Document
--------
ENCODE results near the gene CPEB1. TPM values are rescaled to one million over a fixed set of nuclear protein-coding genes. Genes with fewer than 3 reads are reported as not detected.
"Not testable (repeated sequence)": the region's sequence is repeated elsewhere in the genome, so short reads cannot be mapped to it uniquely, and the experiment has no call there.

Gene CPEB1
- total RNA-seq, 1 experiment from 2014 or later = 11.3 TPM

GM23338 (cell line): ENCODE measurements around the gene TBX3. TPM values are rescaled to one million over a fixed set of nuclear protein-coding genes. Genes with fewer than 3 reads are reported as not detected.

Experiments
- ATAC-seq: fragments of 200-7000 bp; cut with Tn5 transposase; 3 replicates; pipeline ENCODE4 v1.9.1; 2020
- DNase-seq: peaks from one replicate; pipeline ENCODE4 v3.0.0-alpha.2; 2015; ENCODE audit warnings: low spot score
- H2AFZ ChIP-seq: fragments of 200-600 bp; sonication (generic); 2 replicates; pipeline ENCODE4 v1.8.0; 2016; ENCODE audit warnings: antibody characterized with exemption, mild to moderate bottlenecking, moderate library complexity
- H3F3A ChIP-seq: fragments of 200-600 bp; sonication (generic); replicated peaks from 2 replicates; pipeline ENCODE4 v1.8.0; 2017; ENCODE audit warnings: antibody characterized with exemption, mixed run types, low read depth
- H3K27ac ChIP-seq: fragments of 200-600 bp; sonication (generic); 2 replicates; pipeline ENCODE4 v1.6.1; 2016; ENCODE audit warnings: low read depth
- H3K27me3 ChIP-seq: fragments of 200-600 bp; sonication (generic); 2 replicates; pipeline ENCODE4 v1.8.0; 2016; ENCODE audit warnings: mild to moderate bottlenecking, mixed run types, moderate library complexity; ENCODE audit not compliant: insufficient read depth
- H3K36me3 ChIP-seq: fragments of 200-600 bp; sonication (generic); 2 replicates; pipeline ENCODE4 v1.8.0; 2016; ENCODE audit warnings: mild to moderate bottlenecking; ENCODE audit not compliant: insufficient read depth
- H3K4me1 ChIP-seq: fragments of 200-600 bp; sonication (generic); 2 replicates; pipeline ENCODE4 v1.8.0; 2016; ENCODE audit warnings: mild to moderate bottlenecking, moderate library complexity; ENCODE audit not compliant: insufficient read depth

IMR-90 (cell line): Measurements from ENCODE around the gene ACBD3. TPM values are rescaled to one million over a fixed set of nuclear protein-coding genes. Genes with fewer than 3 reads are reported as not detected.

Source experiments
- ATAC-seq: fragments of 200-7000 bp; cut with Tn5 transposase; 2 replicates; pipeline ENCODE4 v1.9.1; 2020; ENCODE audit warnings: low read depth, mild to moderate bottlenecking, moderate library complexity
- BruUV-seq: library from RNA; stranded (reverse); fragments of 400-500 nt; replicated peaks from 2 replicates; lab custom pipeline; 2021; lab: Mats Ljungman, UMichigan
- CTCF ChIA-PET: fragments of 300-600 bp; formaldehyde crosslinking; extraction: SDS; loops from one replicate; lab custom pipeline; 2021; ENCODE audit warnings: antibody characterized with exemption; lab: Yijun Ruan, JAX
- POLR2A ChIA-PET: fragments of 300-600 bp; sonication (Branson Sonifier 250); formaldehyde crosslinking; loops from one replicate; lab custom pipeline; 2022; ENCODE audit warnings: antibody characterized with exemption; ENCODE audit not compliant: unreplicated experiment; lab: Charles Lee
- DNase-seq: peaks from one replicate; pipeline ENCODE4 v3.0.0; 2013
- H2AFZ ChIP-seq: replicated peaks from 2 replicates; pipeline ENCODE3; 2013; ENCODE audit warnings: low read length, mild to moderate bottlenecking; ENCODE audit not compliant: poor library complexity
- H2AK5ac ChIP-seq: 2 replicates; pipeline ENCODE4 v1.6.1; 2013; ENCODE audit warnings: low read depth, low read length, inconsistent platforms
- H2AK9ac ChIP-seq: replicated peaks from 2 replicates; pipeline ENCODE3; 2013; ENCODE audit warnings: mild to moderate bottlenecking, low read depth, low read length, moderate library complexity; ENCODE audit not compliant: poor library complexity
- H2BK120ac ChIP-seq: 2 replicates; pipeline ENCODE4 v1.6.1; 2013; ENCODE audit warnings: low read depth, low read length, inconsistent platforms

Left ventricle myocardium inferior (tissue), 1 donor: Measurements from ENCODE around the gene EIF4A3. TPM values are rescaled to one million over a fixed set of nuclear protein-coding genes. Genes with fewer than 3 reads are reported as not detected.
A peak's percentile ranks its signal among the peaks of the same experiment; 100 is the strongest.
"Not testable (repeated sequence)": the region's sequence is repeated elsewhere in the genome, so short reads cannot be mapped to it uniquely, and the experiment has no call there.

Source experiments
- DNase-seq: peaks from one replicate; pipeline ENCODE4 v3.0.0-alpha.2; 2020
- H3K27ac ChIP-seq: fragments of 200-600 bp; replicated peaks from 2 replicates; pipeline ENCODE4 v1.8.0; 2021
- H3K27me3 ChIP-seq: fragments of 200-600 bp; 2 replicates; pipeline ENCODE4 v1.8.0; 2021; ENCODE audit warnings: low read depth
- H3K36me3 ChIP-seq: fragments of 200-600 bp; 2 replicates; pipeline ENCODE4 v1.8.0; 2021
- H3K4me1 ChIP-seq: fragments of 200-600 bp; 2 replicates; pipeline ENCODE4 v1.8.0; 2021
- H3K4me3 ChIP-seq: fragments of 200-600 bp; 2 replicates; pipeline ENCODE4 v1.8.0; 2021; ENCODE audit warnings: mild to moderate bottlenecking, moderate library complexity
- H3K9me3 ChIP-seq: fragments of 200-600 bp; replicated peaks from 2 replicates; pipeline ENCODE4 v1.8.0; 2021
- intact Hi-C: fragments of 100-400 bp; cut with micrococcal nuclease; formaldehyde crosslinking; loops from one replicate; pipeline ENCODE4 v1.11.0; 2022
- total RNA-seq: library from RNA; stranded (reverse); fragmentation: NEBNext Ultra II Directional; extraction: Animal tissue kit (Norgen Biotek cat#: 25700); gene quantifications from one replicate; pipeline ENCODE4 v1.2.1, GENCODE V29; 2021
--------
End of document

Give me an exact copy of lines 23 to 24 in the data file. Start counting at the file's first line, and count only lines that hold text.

- H2AK5ac ChIP-seq: 2 replicates; pipeline ENCODE4 v1.6.1; 2013; ENCODE audit warnings: low read depth, low read length, inconsistent platforms
- H2AK9ac ChIP-seq: replicated peaks from 2 replicates; pipeline ENCODE3; 2013; ENCODE audit warnings: mild to moderate bottlenecking, low read depth, low read length, moderate library complexity; ENCODE audit not compliant: poor library complexity